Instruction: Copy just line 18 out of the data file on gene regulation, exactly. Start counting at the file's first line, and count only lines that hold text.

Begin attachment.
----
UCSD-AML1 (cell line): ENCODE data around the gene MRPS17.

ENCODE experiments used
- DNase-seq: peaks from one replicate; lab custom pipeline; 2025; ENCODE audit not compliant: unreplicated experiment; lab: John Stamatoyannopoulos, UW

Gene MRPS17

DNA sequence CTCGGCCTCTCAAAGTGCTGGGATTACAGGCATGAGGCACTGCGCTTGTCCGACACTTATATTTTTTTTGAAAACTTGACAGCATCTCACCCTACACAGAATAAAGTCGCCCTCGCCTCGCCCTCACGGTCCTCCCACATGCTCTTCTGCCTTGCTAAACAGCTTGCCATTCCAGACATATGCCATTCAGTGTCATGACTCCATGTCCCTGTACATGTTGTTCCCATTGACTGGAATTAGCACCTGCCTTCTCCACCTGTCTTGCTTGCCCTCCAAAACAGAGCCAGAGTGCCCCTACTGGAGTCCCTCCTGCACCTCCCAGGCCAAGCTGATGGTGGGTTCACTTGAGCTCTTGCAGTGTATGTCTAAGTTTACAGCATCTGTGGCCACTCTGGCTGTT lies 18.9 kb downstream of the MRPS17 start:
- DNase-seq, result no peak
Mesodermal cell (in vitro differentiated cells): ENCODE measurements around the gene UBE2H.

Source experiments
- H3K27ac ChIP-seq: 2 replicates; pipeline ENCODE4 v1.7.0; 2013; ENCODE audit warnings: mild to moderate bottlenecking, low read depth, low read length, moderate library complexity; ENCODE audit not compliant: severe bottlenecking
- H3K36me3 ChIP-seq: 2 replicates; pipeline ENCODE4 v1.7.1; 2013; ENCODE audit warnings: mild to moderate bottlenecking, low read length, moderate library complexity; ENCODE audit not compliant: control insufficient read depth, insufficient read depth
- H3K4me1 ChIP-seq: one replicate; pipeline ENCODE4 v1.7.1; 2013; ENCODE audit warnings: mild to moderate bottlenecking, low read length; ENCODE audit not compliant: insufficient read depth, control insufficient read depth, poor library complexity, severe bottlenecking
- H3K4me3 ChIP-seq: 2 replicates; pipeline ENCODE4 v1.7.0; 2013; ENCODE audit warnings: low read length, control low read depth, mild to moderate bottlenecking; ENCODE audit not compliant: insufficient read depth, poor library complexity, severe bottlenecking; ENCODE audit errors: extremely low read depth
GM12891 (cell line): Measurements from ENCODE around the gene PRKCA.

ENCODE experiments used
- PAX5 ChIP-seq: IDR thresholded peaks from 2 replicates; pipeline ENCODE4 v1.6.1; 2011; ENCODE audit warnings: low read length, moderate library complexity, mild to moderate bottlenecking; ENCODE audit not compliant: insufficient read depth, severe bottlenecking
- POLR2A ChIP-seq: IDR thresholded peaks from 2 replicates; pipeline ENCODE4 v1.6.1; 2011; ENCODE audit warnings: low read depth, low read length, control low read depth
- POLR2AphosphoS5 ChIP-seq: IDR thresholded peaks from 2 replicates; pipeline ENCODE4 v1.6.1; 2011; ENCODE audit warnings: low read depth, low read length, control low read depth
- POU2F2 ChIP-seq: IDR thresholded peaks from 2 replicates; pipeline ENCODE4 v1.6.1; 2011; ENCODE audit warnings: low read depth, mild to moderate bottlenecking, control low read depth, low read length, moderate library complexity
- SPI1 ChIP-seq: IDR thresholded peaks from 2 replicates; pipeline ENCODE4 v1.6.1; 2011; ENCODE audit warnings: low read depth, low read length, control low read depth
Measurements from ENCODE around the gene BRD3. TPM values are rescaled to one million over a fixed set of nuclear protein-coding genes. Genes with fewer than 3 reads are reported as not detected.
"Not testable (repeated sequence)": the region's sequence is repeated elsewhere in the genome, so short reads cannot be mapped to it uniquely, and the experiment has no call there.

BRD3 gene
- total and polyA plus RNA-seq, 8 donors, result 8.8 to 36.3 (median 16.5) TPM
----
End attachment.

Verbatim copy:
- POU2F2 ChIP-seq: IDR thresholded peaks from 2 replicates; pipeline ENCODE4 v1.6.1; 2011; ENCODE audit warnings: low read depth, mild to moderate bottlenecking, control low read depth, low read length, moderate library complexity